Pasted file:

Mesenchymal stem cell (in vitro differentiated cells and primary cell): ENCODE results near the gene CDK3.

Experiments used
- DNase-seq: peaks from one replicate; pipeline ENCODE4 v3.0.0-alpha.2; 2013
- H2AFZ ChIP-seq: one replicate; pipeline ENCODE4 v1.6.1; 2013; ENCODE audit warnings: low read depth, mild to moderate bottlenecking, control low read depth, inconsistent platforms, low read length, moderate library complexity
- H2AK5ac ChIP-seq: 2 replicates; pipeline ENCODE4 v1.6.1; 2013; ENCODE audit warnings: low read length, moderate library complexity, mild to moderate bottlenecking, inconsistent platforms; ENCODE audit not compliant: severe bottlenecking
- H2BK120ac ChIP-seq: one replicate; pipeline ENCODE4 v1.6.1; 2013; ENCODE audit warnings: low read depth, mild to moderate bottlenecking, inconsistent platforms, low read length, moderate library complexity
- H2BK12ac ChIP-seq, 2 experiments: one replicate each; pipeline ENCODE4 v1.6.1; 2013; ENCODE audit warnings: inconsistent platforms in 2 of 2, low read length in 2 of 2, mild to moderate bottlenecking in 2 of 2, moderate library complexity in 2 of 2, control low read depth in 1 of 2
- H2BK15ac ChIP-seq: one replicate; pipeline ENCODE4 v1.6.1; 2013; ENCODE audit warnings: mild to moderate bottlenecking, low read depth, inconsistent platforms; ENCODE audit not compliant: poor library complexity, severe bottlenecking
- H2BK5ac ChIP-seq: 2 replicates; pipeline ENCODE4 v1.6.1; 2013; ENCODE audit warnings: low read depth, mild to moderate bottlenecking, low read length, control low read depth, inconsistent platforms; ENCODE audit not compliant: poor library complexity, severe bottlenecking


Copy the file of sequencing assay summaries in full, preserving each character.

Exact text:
Mesenchymal stem cell (in vitro differentiated cells and primary cell): ENCODE results near the gene CDK3.

Experiments used
- DNase-seq: peaks from one replicate; pipeline ENCODE4 v3.0.0-alpha.2; 2013
- H2AFZ ChIP-seq: one replicate; pipeline ENCODE4 v1.6.1; 2013; ENCODE audit warnings: low read depth, mild to moderate bottlenecking, control low read depth, inconsistent platforms, low read length, moderate library complexity
- H2AK5ac ChIP-seq: 2 replicates; pipeline ENCODE4 v1.6.1; 2013; ENCODE audit warnings: low read length, moderate library complexity, mild to moderate bottlenecking, inconsistent platforms; ENCODE audit not compliant: severe bottlenecking
- H2BK120ac ChIP-seq: one replicate; pipeline ENCODE4 v1.6.1; 2013; ENCODE audit warnings: low read depth, mild to moderate bottlenecking, inconsistent platforms, low read length, moderate library complexity
- H2BK12ac ChIP-seq, 2 experiments: one replicate each; pipeline ENCODE4 v1.6.1; 2013; ENCODE audit warnings: inconsistent platforms in 2 of 2, low read length in 2 of 2, mild to moderate bottlenecking in 2 of 2, moderate library complexity in 2 of 2, control low read depth in 1 of 2
- H2BK15ac ChIP-seq: one replicate; pipeline ENCODE4 v1.6.1; 2013; ENCODE audit warnings: mild to moderate bottlenecking, low read depth, inconsistent platforms; ENCODE audit not compliant: poor library complexity, severe bottlenecking
- H2BK5ac ChIP-seq: 2 replicates; pipeline ENCODE4 v1.6.1; 2013; ENCODE audit warnings: low read depth, mild to moderate bottlenecking, low read length, control low read depth, inconsistent platforms; ENCODE audit not compliant: poor library complexity, severe bottlenecking